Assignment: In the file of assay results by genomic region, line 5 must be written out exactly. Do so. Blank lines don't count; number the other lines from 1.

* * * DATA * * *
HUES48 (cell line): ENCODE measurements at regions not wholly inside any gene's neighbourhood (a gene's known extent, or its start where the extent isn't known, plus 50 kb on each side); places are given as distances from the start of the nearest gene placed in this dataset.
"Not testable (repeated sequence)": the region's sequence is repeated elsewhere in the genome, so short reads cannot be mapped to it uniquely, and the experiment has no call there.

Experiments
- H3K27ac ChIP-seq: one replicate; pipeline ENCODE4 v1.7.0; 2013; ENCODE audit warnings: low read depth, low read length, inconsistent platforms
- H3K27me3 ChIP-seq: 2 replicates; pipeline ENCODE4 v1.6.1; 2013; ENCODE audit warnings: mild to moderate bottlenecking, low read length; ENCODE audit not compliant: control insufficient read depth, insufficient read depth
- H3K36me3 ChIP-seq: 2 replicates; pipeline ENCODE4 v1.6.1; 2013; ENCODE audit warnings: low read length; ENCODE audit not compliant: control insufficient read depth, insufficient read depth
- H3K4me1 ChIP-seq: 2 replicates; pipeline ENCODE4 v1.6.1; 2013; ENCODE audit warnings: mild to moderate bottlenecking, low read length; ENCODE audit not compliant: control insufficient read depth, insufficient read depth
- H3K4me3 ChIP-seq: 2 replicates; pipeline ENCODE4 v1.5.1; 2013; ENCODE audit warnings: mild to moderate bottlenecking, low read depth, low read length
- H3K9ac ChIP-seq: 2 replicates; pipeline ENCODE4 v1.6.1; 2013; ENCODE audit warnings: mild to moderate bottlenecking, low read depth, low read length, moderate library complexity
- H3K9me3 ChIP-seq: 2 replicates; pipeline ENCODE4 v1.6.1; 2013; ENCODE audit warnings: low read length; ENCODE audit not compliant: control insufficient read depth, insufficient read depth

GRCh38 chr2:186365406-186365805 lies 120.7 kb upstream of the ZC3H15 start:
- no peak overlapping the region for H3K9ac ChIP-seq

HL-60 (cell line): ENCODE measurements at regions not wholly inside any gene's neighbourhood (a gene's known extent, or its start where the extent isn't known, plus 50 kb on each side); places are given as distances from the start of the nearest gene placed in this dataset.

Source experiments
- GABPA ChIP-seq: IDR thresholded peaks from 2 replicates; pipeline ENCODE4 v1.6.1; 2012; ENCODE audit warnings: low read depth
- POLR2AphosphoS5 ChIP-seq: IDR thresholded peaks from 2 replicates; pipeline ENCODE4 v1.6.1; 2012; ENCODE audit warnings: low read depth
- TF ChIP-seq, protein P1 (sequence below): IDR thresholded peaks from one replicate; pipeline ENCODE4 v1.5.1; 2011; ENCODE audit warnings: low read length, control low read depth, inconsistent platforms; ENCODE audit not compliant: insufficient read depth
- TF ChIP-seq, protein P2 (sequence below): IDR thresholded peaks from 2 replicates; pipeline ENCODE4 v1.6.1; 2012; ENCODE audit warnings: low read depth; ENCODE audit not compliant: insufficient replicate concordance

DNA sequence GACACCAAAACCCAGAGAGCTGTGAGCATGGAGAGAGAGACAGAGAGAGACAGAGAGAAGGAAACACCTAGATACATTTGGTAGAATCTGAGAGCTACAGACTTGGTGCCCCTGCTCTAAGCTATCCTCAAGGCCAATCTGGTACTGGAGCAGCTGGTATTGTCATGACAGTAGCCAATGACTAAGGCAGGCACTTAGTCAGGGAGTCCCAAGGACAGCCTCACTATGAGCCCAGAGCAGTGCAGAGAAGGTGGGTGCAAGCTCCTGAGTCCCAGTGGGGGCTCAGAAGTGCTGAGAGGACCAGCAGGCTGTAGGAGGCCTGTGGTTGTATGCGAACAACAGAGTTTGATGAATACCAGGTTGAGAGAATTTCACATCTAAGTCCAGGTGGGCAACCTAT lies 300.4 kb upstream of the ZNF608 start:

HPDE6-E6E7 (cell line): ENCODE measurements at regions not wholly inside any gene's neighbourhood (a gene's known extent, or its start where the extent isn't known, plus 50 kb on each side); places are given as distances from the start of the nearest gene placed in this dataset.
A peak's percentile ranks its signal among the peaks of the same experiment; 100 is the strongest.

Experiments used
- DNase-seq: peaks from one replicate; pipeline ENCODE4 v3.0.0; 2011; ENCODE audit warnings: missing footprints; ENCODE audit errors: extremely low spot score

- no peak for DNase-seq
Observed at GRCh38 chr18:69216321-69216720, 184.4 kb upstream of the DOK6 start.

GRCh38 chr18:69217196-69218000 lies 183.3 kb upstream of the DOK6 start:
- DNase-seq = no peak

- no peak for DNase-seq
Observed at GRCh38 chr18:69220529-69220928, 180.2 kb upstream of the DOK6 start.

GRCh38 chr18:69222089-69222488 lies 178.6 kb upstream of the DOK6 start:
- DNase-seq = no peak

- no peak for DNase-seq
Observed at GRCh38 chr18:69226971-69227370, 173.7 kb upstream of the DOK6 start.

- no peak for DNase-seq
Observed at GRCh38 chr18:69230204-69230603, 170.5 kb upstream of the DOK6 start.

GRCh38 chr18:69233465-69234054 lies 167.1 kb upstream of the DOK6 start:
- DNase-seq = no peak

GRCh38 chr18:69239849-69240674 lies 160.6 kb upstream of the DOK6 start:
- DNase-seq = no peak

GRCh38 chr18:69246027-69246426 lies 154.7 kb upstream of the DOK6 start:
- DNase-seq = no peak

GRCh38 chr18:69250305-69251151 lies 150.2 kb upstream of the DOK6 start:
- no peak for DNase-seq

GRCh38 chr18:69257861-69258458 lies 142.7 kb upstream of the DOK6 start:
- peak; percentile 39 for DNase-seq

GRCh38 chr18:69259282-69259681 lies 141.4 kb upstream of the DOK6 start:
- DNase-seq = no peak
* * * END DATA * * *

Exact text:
- H3K27me3 ChIP-seq: 2 replicates; pipeline ENCODE4 v1.6.1; 2013; ENCODE audit warnings: mild to moderate bottlenecking, low read length; ENCODE audit not compliant: control insufficient read depth, insufficient read depth